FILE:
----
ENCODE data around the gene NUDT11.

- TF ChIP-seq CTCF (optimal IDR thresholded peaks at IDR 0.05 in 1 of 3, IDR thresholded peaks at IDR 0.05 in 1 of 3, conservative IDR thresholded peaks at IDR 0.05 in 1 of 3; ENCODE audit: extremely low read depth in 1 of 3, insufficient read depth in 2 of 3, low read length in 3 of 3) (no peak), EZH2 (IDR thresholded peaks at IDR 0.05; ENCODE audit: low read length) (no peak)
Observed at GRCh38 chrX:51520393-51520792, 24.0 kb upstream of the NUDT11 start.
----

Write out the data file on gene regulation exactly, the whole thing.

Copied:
ENCODE data around the gene NUDT11.

- TF ChIP-seq CTCF (optimal IDR thresholded peaks at IDR 0.05 in 1 of 3, IDR thresholded peaks at IDR 0.05 in 1 of 3, conservative IDR thresholded peaks at IDR 0.05 in 1 of 3; ENCODE audit: extremely low read depth in 1 of 3, insufficient read depth in 2 of 3, low read length in 3 of 3) (no peak), EZH2 (IDR thresholded peaks at IDR 0.05; ENCODE audit: low read length) (no peak)
Observed at GRCh38 chrX:51520393-51520792, 24.0 kb upstream of the NUDT11 start.